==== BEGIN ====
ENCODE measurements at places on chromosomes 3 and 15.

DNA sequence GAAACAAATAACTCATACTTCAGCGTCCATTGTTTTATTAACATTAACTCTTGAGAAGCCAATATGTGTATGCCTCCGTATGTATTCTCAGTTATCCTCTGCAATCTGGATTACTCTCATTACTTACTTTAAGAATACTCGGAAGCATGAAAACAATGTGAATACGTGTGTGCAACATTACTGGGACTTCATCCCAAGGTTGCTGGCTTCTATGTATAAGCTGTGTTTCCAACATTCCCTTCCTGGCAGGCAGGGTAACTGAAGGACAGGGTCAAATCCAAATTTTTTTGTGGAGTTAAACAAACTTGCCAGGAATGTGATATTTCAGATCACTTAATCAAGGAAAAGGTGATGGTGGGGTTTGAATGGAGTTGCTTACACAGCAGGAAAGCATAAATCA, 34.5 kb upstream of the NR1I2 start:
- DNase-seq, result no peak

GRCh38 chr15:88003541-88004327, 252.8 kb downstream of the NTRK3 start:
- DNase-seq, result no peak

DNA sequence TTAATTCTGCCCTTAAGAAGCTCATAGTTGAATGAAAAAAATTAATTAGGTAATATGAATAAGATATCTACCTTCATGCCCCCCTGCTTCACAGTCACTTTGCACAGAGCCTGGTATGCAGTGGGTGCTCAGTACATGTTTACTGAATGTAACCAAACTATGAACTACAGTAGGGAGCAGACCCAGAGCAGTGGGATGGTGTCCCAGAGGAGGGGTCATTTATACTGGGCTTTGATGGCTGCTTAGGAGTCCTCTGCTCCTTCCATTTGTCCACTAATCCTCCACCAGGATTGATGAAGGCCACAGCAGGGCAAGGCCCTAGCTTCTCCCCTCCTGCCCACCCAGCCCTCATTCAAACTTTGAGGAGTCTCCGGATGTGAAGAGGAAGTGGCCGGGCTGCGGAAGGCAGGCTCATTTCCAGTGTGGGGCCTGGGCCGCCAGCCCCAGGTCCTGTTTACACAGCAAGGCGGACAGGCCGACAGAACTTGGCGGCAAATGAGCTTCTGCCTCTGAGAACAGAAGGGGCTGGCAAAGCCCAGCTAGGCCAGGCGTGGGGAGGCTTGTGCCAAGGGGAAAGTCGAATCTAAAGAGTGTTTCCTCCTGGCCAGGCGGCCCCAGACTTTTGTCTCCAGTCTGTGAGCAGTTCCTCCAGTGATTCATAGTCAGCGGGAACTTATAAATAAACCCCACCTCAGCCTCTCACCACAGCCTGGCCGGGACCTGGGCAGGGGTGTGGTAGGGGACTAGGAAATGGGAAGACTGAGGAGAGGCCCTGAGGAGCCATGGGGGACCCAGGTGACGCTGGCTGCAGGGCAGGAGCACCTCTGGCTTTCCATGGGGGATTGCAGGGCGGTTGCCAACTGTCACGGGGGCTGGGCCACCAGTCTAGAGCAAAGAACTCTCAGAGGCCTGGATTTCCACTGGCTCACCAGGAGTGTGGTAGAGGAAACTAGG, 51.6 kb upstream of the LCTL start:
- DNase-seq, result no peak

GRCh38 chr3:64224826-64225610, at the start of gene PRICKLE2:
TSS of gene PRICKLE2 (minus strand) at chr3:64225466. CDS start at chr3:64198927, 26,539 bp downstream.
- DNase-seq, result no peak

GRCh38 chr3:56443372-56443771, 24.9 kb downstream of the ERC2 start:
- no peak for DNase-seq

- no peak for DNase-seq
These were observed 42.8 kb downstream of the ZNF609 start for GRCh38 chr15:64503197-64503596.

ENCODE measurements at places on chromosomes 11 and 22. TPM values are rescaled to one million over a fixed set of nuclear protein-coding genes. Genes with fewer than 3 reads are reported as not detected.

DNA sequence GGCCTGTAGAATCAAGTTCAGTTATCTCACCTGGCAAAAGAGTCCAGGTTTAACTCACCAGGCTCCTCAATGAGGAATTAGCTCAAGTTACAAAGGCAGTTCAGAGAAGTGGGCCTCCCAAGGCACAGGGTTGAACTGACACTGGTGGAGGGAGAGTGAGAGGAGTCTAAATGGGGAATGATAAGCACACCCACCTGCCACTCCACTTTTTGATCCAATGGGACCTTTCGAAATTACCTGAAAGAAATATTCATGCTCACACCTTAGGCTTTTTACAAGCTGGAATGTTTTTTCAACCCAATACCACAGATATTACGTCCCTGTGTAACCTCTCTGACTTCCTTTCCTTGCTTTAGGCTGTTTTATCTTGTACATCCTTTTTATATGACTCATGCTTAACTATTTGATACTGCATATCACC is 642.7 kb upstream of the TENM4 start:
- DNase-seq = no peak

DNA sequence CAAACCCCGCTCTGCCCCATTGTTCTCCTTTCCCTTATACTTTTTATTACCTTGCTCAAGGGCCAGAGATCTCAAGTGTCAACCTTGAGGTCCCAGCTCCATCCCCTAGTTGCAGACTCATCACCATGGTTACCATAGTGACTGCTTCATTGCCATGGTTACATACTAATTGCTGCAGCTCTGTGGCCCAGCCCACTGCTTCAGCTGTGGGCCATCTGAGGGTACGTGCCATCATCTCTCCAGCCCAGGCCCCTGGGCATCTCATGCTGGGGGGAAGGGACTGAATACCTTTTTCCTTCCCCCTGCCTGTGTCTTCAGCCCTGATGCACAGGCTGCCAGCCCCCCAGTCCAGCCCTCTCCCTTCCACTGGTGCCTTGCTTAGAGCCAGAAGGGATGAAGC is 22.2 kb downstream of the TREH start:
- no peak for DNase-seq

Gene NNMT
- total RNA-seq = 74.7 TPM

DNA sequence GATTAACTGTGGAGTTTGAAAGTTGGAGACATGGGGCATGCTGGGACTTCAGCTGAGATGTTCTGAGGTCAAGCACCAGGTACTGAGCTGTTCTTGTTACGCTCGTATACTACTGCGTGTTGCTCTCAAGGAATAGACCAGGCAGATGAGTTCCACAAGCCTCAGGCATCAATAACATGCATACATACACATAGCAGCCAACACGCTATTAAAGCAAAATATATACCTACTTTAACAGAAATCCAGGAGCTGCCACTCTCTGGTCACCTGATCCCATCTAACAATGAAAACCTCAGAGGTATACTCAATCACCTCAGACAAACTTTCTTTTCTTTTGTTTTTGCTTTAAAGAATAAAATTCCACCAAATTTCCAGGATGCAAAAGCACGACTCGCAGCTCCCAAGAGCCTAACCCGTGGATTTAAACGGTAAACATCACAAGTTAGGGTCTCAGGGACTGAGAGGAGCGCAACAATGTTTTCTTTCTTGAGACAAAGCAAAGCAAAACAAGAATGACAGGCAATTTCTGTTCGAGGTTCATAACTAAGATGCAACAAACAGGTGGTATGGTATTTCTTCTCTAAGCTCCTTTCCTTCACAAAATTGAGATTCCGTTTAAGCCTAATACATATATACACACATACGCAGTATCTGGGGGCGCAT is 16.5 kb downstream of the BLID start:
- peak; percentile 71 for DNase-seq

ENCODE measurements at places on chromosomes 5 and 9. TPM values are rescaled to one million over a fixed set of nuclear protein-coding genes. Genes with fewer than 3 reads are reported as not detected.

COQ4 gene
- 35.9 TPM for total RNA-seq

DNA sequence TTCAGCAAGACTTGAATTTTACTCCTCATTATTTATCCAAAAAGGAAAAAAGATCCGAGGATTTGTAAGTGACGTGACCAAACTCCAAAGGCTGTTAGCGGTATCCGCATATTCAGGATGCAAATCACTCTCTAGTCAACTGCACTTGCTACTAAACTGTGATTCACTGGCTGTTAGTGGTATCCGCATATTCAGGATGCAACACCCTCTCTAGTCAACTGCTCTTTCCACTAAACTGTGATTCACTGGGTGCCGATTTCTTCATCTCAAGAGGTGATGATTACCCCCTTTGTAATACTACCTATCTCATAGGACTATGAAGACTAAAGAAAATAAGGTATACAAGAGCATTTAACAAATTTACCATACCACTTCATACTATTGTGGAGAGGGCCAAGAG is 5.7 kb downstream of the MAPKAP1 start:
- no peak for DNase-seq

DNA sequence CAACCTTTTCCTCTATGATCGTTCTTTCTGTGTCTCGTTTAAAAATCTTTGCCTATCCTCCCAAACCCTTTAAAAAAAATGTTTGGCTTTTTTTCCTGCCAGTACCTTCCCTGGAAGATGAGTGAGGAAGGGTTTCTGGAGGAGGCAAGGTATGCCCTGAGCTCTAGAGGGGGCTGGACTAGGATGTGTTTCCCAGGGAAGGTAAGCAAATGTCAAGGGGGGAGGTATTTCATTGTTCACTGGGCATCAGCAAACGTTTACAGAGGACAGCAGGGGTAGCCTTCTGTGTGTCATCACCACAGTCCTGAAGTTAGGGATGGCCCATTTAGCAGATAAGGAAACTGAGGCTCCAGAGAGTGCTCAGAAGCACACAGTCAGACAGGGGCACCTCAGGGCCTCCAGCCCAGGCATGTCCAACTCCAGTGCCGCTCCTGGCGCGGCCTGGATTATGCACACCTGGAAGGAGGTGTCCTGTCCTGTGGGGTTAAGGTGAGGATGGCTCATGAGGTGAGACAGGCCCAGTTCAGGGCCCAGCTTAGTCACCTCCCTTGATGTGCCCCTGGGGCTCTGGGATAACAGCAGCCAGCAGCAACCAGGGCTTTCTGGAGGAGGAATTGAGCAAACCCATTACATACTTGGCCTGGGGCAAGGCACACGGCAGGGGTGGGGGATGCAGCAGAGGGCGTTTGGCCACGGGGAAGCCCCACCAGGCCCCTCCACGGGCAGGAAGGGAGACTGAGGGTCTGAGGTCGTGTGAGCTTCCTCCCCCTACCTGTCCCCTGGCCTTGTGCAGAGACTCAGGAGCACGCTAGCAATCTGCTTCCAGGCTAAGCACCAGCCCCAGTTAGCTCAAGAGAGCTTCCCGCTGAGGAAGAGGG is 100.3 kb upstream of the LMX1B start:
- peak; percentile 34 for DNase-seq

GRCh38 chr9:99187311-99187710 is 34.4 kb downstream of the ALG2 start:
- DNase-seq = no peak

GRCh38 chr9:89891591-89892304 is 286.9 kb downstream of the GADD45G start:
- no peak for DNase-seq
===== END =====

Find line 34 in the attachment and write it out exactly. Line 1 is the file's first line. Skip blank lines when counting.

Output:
- no peak for DNase-seq